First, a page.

Overview of GERD
Gastro-esophageal reflux disease, or GERD, is one of the most common conditions treated by gastroenterologists. It occurs in about 20% of the US population. Such a high prevalence leads to adverse effects on quality of life as well as significant impacts on our economy in terms of lost time from work and school.
GERD occurs when the contents of the stomach, which are normally highly acidic, enter the esophagus. Under normal circumstances the stomach lining is protected from the acid that is generated there. However, the esophagus is not equipped to handle that degree of acidity and every time the stomach contents enter the esophagus they can produce symptoms that include heartburn and chest pain. The presence of acid in the esophagus can also lead to injury to the esophageal lining, resulting in lesions like erosions, ulcers and even bleeding. There are also less common or “atypical” symptoms ranging from cough, hoarseness, asthma, sore throat and even accelerated decay of the teeth.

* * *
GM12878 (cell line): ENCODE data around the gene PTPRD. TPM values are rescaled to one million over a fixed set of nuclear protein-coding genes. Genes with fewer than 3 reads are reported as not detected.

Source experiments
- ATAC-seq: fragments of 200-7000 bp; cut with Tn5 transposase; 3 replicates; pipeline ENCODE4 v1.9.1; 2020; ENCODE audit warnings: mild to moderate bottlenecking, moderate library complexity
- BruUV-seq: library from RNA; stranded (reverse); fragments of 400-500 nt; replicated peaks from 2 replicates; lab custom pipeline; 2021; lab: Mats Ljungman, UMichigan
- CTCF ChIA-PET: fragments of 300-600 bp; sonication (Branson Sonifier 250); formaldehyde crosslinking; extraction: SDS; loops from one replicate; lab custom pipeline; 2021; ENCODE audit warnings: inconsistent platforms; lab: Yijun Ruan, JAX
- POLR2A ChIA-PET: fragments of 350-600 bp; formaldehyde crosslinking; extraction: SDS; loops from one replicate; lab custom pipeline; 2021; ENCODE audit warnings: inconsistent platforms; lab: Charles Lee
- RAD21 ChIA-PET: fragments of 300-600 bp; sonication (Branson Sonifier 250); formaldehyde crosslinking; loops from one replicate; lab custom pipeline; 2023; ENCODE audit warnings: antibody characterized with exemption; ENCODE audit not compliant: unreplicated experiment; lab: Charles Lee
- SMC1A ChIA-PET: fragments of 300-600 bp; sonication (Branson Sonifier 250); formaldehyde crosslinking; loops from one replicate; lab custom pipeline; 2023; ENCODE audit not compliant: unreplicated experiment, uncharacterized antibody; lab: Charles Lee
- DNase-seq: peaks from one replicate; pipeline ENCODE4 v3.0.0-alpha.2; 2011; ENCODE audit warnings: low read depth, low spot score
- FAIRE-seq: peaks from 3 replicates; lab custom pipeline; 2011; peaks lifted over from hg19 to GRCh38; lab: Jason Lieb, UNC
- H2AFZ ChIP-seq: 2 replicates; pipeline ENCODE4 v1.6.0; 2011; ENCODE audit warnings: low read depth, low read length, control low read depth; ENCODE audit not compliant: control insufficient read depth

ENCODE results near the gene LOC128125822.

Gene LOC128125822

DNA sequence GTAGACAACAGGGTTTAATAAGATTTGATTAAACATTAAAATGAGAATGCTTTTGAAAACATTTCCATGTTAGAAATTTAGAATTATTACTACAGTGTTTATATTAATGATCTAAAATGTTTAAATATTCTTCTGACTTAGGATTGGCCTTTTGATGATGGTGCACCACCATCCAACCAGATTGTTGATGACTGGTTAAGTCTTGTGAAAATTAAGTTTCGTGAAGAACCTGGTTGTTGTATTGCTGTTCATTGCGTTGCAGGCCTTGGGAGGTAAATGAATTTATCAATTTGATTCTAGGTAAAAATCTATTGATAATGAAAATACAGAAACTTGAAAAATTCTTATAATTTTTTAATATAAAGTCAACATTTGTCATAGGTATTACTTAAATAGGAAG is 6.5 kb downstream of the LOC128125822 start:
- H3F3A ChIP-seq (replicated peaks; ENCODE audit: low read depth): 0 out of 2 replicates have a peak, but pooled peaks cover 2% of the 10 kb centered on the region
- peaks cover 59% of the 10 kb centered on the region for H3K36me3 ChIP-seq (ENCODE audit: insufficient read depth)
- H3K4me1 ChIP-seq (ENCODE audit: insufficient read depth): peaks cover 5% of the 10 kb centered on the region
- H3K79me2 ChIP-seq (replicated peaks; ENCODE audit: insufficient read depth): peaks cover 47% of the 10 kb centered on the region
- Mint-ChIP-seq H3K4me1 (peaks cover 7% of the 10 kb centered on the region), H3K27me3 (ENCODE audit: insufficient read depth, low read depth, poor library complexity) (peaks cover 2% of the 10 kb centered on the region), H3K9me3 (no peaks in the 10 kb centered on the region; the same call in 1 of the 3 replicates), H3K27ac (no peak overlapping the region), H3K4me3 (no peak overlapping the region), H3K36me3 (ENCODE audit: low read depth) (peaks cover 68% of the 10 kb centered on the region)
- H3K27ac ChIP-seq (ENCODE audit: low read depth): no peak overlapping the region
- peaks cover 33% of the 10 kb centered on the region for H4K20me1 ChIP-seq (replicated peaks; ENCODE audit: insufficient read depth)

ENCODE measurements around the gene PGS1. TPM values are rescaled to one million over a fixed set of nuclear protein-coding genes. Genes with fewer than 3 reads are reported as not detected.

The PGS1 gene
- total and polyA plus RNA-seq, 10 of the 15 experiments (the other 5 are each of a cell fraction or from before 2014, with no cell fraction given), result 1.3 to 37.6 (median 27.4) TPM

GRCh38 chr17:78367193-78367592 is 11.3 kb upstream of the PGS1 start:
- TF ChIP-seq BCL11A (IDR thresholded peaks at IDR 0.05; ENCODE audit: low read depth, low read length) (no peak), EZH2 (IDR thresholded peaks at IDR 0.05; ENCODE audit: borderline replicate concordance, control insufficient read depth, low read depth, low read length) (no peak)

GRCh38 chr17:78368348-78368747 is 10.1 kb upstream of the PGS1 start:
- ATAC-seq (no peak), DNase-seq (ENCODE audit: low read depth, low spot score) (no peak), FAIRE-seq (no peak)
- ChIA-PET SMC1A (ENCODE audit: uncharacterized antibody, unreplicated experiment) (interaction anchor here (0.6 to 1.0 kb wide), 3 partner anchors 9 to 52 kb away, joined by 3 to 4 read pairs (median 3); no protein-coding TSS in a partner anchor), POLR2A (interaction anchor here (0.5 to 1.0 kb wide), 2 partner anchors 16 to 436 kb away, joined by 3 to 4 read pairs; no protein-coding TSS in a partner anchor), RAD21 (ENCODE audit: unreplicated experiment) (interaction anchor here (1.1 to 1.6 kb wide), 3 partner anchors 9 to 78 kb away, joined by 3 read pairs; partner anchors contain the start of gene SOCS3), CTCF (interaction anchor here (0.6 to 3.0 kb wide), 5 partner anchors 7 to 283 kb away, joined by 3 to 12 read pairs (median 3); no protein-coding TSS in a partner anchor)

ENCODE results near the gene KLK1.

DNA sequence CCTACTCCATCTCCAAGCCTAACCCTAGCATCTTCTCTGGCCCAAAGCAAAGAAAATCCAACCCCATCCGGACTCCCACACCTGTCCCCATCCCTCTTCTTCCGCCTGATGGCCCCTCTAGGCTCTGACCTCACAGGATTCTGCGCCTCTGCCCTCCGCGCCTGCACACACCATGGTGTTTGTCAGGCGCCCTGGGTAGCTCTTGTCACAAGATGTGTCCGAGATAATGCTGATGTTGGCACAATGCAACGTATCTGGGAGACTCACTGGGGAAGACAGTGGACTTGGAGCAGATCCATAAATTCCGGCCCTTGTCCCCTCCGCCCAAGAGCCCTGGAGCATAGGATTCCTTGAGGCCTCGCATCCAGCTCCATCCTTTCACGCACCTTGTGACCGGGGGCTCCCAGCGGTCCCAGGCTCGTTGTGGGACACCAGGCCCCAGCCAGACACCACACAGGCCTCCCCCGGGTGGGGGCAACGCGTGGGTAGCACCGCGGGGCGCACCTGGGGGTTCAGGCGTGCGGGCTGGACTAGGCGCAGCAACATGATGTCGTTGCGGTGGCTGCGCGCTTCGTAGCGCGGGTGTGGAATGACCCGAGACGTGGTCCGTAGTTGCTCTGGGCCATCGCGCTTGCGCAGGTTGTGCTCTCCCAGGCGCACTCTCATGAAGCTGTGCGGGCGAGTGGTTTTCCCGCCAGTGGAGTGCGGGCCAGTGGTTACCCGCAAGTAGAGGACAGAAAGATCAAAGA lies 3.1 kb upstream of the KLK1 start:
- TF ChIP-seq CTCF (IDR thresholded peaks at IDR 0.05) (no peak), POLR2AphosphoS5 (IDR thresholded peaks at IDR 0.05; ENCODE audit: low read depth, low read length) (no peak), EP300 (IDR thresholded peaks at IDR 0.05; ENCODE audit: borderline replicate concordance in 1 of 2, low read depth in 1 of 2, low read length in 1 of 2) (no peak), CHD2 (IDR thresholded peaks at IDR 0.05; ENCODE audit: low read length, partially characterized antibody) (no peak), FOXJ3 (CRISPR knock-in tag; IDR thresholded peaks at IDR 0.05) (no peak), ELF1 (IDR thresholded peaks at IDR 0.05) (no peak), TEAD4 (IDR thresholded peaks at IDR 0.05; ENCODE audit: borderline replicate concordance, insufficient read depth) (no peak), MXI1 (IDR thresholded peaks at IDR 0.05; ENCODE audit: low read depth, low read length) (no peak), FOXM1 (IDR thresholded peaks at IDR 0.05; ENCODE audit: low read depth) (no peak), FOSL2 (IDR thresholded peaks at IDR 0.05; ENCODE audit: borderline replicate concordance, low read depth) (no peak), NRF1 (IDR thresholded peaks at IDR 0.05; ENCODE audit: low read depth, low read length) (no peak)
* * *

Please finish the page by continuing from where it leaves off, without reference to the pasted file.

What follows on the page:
Fortunately, most cases of GERD respond to simple measures like acid suppressors and lifestyle modifications including dietary changes, weight loss and elevation of the head of the bed when sleeping. It is important to discuss the symptoms of GERD with your physician because serious complications can occur, especially if the symptoms have been present for many months or years. Sometimes, one can experience difficulty swallowing (known as dysphagia) because a scar can form, causing the esophagus to narrow. This prevents the safe passage of food into the stomach.
The most effective tool for diagnosing GERD-related injury is upper endoscopy. The procedure allows the gastroenterologist to look directly into the esophagus with the ability to photograph the damage and obtain biopsies for inspection under the microscope. The endoscopist can also perform a dilation to enlarge the narrowing and improve swallowing function. In summary, GERD is very common and usually treated with great success but the potential for injury and complications exist. This is why a consultation with a gastroenterologist can be tremendously helpful.